Yesterday I met the Top 6 Most Annoying People on the Planet. They were all in the oncology waiting room at MCD. I had plenty of time to figure out how annoying they were, because I waited over 2 hours to get to see the doctor. I seriously doubt that 1) the upcoming presidential election can fix health care, and 2) that the disabled woman really had a hemi engine in her wheelchair like her bumper sticker claimed.
Dr. F said that my incision is healing nicely. Although I still don't feel great, I am learning more every day about my new-and-not-so-improved insides. It is a delicate balance of food and meds that will be tolerated. Anything outside those imaginary boundaries is quickly rejected by my body and I pay the price for days. Dr. F assures me that I will feel better, but it will take time. Time as in months, not as in days.
I was also released to drive a car and climb stairs as I feel that I am able. That means more freedom, which I have sorely missed! Last night, I went upstairs and tucked my cowboys into bed for the first time in three weeks. Smile.
Then we moved on to the "what comes next" phase of the visit. One of the two chemosensitivity tests have come back. Dr. F gave me the stack of papers marked "FINAL REPORT" in big, bold letters. At first, I didn't understand what I was looking at. But as he began to talk, I began to absorb information. On one side of the cover page of the report, there is a column that lists 13 different drugs, or families of related drugs, that are labeled "Agents Associated With Potential Lack of Benefit." It means just what it says--each medicine listed there is ineffective in my body to fight cancer. The list includes Taxol and Cisplatin, the two chemo drugs that rocked my world less than 2 years ago. You can not imagine the sick feeling in the pit of my stomach.
There is another list on the other side of the page labeled "Agents Associated With Potential Benefit." There is 1 drug listed there. ONE. There is ONE chemotherapy drug that might help me.
I felt like I'd been punched in the gut.
I had gone in to this office visit believing that I had choices. I was prepared to accept chemo, but I was also prepared to reject it if this test showed that the compatible chemo drugs were too harsh. I believed that I was entitled to choose for myself.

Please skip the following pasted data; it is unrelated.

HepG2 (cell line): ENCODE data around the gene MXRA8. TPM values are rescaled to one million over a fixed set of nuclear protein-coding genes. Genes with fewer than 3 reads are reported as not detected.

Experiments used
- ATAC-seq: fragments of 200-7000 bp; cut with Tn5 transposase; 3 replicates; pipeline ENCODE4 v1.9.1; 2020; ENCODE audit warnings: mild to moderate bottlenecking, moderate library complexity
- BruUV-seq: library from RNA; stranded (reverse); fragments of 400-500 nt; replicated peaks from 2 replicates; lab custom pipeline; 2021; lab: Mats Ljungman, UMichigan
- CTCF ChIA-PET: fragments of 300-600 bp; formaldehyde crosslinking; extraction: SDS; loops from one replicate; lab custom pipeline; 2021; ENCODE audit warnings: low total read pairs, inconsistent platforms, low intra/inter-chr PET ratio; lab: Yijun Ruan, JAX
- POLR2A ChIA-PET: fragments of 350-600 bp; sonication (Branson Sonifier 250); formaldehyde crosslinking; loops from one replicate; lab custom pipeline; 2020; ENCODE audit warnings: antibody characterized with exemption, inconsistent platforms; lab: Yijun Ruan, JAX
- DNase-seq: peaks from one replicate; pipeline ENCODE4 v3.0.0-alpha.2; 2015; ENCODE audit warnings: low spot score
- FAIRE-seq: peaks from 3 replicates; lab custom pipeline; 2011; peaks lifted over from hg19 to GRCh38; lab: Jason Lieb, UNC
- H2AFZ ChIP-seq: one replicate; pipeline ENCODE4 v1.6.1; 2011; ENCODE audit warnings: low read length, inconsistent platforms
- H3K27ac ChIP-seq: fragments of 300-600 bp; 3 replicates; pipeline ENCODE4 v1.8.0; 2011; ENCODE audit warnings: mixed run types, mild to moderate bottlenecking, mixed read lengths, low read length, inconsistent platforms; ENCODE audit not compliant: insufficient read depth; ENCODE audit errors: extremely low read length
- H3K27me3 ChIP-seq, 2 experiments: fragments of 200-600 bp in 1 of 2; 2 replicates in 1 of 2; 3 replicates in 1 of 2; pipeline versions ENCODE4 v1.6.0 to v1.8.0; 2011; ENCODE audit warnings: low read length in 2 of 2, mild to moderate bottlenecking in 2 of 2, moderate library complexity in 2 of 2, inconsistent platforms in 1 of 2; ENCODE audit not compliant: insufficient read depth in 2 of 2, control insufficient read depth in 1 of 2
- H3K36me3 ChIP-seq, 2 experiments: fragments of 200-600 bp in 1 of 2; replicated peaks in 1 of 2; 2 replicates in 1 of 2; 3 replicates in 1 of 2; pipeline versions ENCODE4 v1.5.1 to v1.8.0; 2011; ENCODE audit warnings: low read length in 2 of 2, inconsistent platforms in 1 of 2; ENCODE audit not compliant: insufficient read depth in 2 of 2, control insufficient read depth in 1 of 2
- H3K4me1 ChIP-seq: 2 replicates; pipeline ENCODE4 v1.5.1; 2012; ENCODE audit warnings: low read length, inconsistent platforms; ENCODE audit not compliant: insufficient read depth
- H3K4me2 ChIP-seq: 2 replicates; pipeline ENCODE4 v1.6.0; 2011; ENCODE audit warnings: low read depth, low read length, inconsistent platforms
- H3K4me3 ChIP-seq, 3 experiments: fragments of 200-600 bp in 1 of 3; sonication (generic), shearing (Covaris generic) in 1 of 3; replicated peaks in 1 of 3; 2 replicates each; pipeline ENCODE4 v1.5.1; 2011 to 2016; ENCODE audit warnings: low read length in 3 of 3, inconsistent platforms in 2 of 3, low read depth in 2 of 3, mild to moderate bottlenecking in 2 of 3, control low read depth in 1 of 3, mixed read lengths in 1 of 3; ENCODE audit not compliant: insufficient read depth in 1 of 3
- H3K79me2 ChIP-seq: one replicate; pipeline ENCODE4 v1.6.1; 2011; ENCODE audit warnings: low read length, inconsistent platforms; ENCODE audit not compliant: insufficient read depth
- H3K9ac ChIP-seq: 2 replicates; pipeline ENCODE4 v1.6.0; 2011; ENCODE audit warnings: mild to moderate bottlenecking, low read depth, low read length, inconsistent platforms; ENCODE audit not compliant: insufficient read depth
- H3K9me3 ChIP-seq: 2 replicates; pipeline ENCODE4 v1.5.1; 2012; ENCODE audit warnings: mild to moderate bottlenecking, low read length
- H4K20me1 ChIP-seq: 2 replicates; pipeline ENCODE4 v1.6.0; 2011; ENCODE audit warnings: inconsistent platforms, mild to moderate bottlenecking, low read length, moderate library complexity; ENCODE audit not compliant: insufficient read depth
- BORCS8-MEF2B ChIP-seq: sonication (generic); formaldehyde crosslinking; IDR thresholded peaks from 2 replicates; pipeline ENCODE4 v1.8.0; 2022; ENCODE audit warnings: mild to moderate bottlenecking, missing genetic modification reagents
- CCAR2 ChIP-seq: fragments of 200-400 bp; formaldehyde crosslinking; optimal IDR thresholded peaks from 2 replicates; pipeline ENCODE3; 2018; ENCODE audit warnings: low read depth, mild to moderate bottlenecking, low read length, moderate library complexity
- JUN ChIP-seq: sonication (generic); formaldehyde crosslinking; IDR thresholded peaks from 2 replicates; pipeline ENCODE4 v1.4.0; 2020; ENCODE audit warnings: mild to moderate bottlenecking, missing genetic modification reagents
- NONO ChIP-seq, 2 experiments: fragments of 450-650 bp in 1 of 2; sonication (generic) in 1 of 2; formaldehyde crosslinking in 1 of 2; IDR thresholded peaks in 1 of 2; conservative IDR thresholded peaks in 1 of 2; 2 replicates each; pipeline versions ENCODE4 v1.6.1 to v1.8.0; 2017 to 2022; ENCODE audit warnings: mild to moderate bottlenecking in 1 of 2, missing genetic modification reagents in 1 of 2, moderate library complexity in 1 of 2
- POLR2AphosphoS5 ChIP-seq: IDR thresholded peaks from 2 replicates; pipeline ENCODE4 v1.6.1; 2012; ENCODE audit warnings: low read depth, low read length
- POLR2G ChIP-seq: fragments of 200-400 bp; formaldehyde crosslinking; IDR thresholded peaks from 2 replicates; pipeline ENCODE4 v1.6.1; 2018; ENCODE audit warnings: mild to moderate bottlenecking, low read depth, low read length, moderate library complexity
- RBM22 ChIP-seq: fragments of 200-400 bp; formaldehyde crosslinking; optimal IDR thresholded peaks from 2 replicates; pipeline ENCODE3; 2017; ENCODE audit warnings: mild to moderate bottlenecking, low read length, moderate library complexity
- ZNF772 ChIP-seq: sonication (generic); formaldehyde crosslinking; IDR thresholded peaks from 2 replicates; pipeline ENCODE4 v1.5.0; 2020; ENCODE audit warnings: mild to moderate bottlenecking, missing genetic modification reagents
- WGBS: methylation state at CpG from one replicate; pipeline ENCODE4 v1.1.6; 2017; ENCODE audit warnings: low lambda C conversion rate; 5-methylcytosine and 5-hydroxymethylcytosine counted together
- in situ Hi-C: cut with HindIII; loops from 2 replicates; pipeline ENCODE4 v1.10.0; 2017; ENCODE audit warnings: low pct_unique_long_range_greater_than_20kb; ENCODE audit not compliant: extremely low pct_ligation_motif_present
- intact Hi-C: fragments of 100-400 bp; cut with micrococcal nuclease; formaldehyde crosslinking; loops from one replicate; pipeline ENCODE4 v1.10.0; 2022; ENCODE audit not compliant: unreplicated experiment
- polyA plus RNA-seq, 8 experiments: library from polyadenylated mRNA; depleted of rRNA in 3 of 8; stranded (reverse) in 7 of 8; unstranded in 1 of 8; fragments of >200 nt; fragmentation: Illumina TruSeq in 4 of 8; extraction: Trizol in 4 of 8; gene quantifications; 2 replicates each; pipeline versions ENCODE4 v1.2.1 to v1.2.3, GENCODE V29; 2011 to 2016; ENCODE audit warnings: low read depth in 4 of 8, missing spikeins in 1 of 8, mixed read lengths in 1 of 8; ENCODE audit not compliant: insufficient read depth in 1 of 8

It never entered my mind that I wouldn't have options. And I didn't even need to ask Dr. F what would happen if I don't do the chemo. I already know. I went through hell, and it didn't matter. I can barely wrap my mind around it.
I see now that I have no choices. I have to do the chemotherapy. It's one drug...one chance...my only chance. This has to work, or......
The drug is Doxil. It is a cytotoxic drug that is used to treat aggressive forms of ovarian cancer and a specific type of sarcoma that is related to the AIDS virus. That mental image is sobering.
Doxil is an irritant. Side effects and their severity depend on how much of the drug is received. Possible side effects include low blood counts (increased risk for infection), skin rash, hand-foot syndrome, peeling and/or sores on the skin, nausea, vomiting, hair thinning and/or loss, poor appetite, stomach/digestive issues. Those are the main ones. There is also a risk of interference with the pumping action of the heart. My heart will be closely monitored for signs of disease or decreased efficiency at pumping blood.
If everything goes right, I will have my first Doxil infusion next Thursday. I will do one infusion every four weeks for six cycles, with the last one in February. We will do a CT scan in November and again in February to check progress. I have found that past chemotherapy has left my veins in terrible shape, so I will be required to have another port put in. We are still unsure when that surgery will be.
"My heart is in anguish within me; the terrors of death have fallen on me. Fear and trembling have beset me; horror has overwhelmed me. I said, 'Oh, that I had the wings of a dove! I would fly away and be at rest. I would flee far away and stay in the desert; I would hurry to my place of shelter, far from the tempest and the storm.'" Psalm 55:4-8